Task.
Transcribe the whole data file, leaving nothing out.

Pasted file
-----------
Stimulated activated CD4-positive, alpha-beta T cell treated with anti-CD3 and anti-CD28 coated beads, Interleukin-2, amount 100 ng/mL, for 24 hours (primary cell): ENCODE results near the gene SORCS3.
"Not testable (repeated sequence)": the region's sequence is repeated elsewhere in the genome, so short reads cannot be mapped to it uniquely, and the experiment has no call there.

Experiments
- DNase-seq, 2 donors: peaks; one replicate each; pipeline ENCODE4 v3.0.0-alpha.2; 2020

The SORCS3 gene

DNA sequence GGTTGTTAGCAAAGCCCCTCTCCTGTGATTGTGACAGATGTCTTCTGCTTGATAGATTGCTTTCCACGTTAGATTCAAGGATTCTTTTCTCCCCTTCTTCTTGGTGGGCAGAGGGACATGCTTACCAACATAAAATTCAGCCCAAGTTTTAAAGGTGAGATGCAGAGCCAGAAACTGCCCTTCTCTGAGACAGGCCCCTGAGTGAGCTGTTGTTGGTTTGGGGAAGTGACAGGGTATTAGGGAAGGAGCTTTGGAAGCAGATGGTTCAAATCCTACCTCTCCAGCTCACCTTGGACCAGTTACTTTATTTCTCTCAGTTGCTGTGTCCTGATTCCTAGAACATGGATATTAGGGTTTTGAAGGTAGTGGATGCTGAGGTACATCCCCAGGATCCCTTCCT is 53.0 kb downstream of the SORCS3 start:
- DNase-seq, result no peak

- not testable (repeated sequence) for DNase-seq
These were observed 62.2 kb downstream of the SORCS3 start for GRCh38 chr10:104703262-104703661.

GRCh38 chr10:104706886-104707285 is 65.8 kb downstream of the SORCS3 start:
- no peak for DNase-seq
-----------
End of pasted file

Stimulated activated CD4-positive, alpha-beta T cell treated with anti-CD3 and anti-CD28 coated beads, Interleukin-2, amount 100 ng/mL, for 24 hours (primary cell): ENCODE results near the gene SORCS3.
"Not testable (repeated sequence)": the region's sequence is repeated elsewhere in the genome, so short reads cannot be mapped to it uniquely, and the experiment has no call there.

Experiments
- DNase-seq, 2 donors: peaks; one replicate each; pipeline ENCODE4 v3.0.0-alpha.2; 2020

The SORCS3 gene

DNA sequence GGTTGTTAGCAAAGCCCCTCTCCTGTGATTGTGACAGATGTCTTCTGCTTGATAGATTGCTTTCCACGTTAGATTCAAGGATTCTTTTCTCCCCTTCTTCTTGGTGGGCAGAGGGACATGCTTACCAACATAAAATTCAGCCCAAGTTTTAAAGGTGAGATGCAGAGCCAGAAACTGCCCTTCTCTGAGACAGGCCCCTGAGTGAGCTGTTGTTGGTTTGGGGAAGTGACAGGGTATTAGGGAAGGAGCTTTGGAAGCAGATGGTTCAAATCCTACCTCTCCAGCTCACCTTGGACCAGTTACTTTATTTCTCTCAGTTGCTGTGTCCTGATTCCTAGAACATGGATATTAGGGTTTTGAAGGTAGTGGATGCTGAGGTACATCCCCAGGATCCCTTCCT is 53.0 kb downstream of the SORCS3 start:
- DNase-seq, result no peak

- not testable (repeated sequence) for DNase-seq
These were observed 62.2 kb downstream of the SORCS3 start for GRCh38 chr10:104703262-104703661.

GRCh38 chr10:104706886-104707285 is 65.8 kb downstream of the SORCS3 start:
- no peak for DNase-seq